Most days I am not certain that anyone really cares about what happens to girls. As a mother of a soon-9-year-old daughter, this burns me.
Because I also have a 12-year-old son, I often end up watching movies I wouldn’t chose on my own. Last Friday, we went to see The Avengers sequel, and I left feeling angry. There were two sheroes shadowed by testosterone; both were highly sexualized. After all the hype over Joss Whedon and his “strong female characters” I began to wonder if the Sheroe we really need is Goddess.
Saturday night we had a lively discussion after dinner with my son’s best friend. I shared my observations on the movie and asked for feedback. They told me the only girl heroes they could think of had “huge boobs.” I asked them why they thought there was not equal amounts of sheroes in movies like this and whether they could think of any movies that were comparable in budget to the Superman, Batman, and Spiderman movies that continue to come out year after year.
The reasoning they gave me was enlightening. “All the girl heroes are just so boring.” For boys at an age obsessed with breasts, this comment was telling.
So, I asked them if they thought it would make any difference if God weren’t a guy. After all, aren’t Gods and Goddesses our first and most important heroes?
Neither boy is unfamiliar with my thinking, however both seemed deeply perplexed by this question. They left the dinner table without answering it, taking their plates to the sink as they exited.
The next morning, Jada Pinkett Smith posted the following to her Facebook wall:
“Here’s what a 12 year old girl asked me today:
“Ms. Jada, do you think girls will ever really matter as much as boys, since God is a man?”
The comments to this post were equally enlightening. Few people seemed to question whether God actually is a man. Even those who did still, for the most part, used masculine language to describe “Him”.
I do not believe women can become liberated so long as we hold on to these teachings and beliefs. Many feminists are insistent on ignoring God altogether, which doesn’t address the problem.
Religious thought seeps in early and is very damaging to girls. If God is a man, and “He” is everything that is good and superior, it is easy to conclude that we as females are, in fact, beneath males. Whether you practice a religion or not, this still has a profound effect on our collective thinking.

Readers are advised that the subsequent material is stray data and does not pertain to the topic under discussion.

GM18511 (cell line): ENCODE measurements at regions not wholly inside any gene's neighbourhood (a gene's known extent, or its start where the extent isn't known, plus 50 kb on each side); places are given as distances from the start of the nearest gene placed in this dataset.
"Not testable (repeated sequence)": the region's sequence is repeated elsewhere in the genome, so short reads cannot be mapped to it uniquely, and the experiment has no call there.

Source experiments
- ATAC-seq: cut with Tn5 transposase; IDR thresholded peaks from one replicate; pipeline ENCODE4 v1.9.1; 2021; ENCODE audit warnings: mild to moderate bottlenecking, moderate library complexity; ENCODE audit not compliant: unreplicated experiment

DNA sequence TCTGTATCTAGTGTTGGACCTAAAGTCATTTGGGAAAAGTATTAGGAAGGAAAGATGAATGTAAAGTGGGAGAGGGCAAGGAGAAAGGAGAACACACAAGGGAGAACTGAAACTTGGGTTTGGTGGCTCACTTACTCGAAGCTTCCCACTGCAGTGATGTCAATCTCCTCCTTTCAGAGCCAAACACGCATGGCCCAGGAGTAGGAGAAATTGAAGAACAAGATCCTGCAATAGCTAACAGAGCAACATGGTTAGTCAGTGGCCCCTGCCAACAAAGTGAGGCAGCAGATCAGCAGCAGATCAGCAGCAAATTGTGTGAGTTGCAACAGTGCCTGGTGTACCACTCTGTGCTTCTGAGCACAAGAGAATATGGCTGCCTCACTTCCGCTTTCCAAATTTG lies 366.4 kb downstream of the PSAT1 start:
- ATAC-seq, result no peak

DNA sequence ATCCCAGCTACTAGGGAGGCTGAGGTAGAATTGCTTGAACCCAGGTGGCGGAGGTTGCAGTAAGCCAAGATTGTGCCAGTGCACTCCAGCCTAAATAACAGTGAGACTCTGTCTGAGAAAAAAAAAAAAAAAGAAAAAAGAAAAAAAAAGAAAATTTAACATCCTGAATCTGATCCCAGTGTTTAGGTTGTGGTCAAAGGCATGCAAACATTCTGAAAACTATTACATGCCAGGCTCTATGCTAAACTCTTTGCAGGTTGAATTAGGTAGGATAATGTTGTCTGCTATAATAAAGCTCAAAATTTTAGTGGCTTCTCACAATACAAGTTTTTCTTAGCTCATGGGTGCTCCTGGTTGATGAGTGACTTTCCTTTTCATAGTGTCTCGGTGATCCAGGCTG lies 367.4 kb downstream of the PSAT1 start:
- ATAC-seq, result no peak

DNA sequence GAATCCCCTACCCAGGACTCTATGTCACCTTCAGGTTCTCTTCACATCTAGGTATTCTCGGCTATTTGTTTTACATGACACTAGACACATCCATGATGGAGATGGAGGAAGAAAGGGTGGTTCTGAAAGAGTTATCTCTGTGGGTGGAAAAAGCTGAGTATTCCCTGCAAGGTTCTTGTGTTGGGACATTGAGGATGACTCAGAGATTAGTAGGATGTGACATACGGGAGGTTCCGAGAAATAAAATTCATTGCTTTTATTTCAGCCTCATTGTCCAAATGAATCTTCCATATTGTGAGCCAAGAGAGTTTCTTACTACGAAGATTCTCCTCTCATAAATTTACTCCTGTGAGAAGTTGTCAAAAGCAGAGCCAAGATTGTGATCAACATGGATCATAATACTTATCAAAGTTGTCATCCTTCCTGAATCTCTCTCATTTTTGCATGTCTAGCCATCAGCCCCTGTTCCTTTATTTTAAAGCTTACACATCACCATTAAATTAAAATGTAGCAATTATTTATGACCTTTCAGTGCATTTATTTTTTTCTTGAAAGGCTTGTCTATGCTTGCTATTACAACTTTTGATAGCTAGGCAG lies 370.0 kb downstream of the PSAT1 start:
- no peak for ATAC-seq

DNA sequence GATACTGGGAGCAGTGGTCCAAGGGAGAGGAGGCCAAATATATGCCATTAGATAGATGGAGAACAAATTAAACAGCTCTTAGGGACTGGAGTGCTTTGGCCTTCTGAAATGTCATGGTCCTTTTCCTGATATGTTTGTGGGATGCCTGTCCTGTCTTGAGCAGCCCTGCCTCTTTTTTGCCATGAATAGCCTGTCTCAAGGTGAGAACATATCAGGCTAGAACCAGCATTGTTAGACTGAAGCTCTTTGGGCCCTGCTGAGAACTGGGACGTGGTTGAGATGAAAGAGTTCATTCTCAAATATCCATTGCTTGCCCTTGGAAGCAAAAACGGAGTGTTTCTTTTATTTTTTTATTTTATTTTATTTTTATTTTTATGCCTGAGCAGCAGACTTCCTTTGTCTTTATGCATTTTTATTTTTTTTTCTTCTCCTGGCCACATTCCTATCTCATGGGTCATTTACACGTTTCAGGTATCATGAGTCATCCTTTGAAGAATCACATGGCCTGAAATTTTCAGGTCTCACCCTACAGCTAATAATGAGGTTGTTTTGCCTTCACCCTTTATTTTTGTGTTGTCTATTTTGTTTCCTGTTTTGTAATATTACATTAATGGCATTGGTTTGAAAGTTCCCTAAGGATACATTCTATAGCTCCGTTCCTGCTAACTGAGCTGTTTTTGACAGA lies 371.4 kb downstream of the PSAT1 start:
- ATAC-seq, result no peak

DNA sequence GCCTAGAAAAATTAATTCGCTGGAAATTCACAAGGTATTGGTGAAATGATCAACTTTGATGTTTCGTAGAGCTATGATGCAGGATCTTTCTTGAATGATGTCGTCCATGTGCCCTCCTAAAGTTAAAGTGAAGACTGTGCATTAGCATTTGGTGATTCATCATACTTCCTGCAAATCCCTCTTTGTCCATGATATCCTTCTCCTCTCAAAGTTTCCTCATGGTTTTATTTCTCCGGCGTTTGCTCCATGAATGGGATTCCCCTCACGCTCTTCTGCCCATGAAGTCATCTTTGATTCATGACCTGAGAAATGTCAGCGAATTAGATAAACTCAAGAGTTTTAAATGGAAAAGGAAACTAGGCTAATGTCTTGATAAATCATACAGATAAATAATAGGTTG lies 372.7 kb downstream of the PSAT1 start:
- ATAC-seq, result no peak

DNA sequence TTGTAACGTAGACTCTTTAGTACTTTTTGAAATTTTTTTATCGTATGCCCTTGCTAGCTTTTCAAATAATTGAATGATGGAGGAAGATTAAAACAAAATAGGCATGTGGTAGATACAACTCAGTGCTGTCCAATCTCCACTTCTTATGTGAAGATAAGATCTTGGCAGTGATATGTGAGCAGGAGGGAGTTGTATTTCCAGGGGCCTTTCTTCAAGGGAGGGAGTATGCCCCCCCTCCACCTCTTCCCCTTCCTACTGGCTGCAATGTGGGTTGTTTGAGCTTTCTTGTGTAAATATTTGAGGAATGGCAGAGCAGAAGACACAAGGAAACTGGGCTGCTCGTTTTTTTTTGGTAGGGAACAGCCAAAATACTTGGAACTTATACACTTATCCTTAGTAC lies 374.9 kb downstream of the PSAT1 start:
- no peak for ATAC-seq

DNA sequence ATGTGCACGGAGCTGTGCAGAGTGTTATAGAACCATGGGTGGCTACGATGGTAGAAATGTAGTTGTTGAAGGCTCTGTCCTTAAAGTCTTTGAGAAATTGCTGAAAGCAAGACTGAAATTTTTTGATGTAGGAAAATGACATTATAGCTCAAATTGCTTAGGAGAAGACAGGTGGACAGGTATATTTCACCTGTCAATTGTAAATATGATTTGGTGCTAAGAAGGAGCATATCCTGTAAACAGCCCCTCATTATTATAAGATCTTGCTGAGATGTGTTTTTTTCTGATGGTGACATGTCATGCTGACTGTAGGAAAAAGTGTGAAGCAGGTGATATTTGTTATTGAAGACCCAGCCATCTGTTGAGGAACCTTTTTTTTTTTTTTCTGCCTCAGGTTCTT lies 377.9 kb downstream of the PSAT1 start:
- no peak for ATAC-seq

My daughter is fearless and radical in her promotion of Goddess. It was her that made me rethink my own assumptions about God when she, at the age of five, could not relate to a male God. Her natural rejection of God as male caused me to completely change course in how I was raising her.
At 7, my daughter started telling boys in no uncertain terms that God is a girl. They would shout back angrily that there was no way that was possible, but she was unshaken. Her friends would tell her—privately—that they believed God was a girl, too.
And male authority seeps into everything. Women today still own only one percent of the world’s wealth. That means that men, mostly white Western men, own the rest. Women, by and large, are still dependent on men for that 99 percent. The way we collectively interpret our religious scriptures validates that dependence.
I vowed that my kids would be raised differently. I hungered to provide my daughter with a different foundation than what I was indoctrinated with. I dreamed of raising her to the heights instead of burying her—as we still do with most girls. I didn’t want my daughter to spend most of her adult life unburying herself as I have—and continue to do.
I would argue that we don’t really want girls to have power. Our society pats itself on the back for promoting a little bit of it, but is scared to death of going all the way. When I have approached organizations that profess to support ‘girl power’ with The Girl God books, they usually (politely) run the other direction. A few sheroes are fine here and there, so long as they’re sanitized, but most people draw the line at Goddess.
Alice Walker wrote, “…healing begins where the wound was made.” I believe most wounds women in the world today experience were brought upon by denying the feminine divine. This is done in both subtle and violent ways. If we want a better world for our daughters, we must begin to refuse the superficial empowerment given to placate us and replace it with what can truly nurture female power.
The sheroe girls need is Goddess. We bend over backwards to thank and congratulate men like Joss Whedon who provide us with a few female sheroes, mixed into the background, but these sheroes are easy for men to swallow because they don’t have to give anything up.
Imagine a world where girls learned to be powerful instead of submissive through our churches, mosques and at home. Imagine a world where their Sheroes were Goddesses instead of sexualized supersheroes.
Our collective spirituality has largely been tainted to fit the needs of men and those in power. This has a profound effect on the self-esteem of girls and the women they become. This influence can be seen in their life choices, partners and financial security for the rest of their lives. It also has an effect on the way their future partners will view them—and ultimately treat them.
It’s time for us to become really intentional about what we want for our daughters. If we continue to attempt to superficially empower girls through movies like The Avengers, we will never overcome the root of our oppression.
Trista Hendren is the author of The Girl God series. You can read more about her projects at www.thegirlgod.com.